Aside from these, slrn can filter on other headers, the most useful from my point of view is the "NNTP-Posting-Host: " header, which can be used with RE style wild cards to block based on where the originating system is (not the actual news server, but where the individual poster's net connection is. This is particularly useful for blocking the frequent spams offering footwear and such from China, various strange spams from India, and various other places which don't seem to include anything meaningful.
    And when you filter on "Subject: " "From: " and the others, you can specify how long (in days) to keep the filter active -- or you can specify a specific cutoff date. Had I thought of it, I would have set a bunch of "Subject: " headers to expire one day after the election. :-)
    And for the ones who start out marking the Subject as off topic by putting "OT: " at the beginning, I simply edit those from whatever is originally saved to:
    Subject: .* Whatever the rest of the subject line is
to keep the automatic conversion of "OT: " to "Re: " by OE from cancelling my filtering.
    Blocking on a large IP block is a bit more tricky, requiring a pretty good understanding of REs. (Regular Expressions -- wildcarding on steroids.)
    You can also set up any given filtering to work only in the current newsgroup, or in all newsgroups. Both are useful for different things.
    Enjoy,         DoN.
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02:20:57 GMT, DoN. Nichols, snipped-for-privacy@d-and-d.com wrote:
Uh... ok. ;-)
<snip all the good stuff>
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    Well ... what I use is slrn. It came pre-compiled on Sun's Solaris (in the "Software Companion" CD), so it is very likely to be available for linux as well. If not, you can compile it, but you probably don't want to do that this soon after moving to linux.
    Looks as though a quick Google search of:
        slrn linux ubuntu
has lots of hits, and the first three look like a good starting point.
    This one:
        <http://packages.ubuntu.com/gutsy/news/slrn
has downloads of pre-compiled slrn for linux for amd64, i386, and powerpc.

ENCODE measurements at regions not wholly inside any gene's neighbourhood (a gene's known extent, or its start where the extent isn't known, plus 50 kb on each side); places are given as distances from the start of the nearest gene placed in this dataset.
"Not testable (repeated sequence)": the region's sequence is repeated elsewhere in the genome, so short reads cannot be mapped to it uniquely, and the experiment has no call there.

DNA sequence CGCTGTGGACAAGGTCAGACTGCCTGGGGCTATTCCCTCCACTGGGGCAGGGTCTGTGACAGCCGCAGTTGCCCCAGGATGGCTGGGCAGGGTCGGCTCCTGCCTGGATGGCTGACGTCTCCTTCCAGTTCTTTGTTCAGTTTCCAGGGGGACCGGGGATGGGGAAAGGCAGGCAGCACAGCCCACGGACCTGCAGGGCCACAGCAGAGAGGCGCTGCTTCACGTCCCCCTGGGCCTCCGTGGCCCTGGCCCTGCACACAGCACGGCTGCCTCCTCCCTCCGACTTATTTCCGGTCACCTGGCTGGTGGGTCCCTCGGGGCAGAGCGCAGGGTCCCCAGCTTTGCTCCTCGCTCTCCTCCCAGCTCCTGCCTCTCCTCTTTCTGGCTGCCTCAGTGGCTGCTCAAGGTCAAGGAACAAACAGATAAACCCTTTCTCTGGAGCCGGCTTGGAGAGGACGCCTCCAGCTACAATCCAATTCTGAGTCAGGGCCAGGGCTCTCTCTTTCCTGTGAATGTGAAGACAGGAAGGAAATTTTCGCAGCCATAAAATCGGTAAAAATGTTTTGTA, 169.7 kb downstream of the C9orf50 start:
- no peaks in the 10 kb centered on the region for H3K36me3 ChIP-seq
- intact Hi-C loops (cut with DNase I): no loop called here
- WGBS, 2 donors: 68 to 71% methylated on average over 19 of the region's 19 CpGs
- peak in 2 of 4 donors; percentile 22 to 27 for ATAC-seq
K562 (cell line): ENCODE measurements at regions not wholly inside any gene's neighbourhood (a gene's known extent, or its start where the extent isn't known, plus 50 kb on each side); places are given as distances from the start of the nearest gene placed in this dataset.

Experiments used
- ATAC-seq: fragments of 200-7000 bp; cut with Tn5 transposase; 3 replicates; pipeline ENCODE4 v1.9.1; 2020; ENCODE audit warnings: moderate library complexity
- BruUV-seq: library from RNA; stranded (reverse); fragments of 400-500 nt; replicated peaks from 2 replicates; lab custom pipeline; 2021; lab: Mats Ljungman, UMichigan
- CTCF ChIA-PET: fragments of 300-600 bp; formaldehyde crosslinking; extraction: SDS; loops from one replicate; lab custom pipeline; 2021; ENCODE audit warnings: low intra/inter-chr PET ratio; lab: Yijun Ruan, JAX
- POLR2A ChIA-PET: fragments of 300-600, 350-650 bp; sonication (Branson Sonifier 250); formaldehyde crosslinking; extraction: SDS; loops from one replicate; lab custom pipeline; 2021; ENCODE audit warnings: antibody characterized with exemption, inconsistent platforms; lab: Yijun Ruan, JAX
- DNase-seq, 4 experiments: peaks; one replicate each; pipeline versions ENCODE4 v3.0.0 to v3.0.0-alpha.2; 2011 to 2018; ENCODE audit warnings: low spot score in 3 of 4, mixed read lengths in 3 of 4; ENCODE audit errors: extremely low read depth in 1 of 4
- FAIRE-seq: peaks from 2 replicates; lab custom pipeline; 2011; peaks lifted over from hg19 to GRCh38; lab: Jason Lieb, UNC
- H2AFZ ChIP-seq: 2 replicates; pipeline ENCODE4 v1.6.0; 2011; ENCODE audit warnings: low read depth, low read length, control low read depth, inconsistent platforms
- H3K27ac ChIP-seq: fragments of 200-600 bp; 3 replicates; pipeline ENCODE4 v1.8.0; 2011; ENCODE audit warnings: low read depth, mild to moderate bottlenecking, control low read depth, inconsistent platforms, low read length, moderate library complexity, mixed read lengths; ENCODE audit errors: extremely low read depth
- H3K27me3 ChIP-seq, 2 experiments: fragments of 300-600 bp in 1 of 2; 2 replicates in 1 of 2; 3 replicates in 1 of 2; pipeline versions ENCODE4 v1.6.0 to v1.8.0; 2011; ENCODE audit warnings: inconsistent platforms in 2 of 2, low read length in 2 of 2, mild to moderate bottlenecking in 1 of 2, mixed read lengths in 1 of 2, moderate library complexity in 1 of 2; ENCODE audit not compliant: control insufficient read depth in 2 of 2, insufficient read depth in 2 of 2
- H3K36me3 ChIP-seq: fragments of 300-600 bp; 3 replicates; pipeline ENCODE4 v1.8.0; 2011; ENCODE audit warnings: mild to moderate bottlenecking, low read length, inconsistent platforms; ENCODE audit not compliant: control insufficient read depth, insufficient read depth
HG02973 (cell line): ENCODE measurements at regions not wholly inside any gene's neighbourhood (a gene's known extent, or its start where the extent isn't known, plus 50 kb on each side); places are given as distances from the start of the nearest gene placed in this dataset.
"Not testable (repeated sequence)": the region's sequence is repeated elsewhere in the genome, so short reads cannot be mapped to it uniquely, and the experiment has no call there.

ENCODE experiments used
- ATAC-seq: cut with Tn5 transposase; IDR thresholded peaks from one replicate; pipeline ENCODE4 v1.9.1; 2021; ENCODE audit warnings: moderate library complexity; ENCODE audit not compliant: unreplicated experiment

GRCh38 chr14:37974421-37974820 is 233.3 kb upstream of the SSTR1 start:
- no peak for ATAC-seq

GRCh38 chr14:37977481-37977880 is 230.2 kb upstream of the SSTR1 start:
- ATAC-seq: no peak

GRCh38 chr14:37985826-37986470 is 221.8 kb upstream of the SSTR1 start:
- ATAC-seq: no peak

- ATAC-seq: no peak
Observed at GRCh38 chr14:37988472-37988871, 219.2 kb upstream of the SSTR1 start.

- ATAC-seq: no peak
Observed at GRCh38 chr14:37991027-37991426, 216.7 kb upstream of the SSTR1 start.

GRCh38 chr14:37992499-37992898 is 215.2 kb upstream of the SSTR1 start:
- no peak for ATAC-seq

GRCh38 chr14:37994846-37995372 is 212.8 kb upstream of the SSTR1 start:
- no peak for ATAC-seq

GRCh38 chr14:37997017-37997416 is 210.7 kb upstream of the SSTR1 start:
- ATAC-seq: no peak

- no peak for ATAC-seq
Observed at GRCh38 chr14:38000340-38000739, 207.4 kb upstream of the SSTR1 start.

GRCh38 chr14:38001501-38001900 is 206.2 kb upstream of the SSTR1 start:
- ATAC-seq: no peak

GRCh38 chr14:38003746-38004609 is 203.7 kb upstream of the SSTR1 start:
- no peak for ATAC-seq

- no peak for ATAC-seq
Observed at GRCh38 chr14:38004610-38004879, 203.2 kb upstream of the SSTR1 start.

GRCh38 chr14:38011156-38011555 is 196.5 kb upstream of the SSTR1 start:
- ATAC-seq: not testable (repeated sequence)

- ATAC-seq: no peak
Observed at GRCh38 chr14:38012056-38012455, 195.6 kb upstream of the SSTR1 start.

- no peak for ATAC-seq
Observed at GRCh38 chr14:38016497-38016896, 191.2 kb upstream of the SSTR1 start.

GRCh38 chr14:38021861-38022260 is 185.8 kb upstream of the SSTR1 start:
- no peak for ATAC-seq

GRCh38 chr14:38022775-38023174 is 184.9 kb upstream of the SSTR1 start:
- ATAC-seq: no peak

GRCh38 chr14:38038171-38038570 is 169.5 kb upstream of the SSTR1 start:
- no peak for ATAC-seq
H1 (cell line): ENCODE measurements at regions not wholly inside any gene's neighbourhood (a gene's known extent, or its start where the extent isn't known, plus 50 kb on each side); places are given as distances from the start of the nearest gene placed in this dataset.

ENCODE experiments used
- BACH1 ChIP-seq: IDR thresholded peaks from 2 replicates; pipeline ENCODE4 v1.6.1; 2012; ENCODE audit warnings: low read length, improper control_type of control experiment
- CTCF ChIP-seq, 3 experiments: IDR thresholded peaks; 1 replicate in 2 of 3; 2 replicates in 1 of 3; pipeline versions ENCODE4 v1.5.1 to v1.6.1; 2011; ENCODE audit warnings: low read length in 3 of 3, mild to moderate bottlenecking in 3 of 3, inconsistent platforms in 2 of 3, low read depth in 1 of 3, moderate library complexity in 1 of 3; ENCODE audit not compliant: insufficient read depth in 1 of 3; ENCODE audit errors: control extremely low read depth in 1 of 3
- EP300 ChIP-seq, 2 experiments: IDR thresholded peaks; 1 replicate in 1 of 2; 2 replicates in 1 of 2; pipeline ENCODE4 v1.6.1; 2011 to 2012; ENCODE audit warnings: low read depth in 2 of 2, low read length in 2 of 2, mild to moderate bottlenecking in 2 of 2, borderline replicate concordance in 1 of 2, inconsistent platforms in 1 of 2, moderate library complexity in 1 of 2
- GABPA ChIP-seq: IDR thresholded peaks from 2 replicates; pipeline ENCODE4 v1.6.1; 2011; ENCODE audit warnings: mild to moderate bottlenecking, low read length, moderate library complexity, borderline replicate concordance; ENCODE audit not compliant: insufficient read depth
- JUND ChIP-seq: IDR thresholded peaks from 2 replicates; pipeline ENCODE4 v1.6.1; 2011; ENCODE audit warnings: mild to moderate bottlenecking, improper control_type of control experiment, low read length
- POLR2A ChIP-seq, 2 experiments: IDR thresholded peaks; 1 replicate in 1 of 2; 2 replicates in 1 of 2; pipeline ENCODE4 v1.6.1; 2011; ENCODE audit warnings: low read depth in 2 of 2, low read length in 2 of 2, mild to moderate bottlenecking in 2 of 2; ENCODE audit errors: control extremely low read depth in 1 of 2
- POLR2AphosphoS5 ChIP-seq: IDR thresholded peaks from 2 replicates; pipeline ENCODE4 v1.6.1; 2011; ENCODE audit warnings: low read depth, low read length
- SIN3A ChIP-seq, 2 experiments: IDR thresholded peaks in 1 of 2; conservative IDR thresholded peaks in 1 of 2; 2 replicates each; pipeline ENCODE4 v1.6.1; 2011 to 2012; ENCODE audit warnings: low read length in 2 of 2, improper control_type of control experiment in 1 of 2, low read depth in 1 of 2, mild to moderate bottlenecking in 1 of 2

Good Luck,         DoN.
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I use Ubuntu 8.04 and the browser 'Firefox'.
All the Google newsgroups that interest me work fine for me.
Hope this helps.
Lewis.
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on Sat, 27 Dec 2008 05:26:08 -0800 (PST), snipped-for-privacy@gmail.com, snipped-for-privacy@gmail.com wrote:
What kind of filtering capability does Google have?
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None other than "not clicking on spam"
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    [ ... ]

    Are you considering this to be a "Google newsgroup"? It isn't. It is a *usenet* newsgroup, which Google is mirroring and archiving.
    Enjoy,         DoN.
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wrote:

Thanks for all the replies so far. I used to use Tbird as a ng reader, but switched to Agent 'cause I liked the better filtering capabilities (among other things); several of the ng's I read have become infested lately, and I don't have the patience to wade through the crap to get to the meat.
I downloaded 8.10 - planned on copying it to a CDROM, but it shows as being 716MB, so I don't know if it will fit on a (supposedly) 700 Meg disc. Maybe from a thumb drive? I got nuthin that'll burn a DVD, except the PC that won't boot.
Anybody tried booting from an external hard drive? Maybe that is the route I should try for starters.
Joe
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14:40:38 -0500, Joe, snipped-for-privacy@gmail.com wrote:

You're running into the MB vs. MiB nomenclature problem.

Same *.iso listed two different ways:
$ ls -l 728221696 Aug 20 11:41 ubuntu-8.04.1-desktop-i386.iso
$ ls -lh 694M Aug 20 11:41 ubuntu-8.04.1-desktop-i386.iso
Just burn it to a CD. It fits... as long as it's smaller than ~734,000,000 bytes (the size of a 700 MiB CD)
For more clarification on why a MB can be 1024² or 1000² bytes depending on context, see http://en.wikipedia.org/wiki/Mebibytes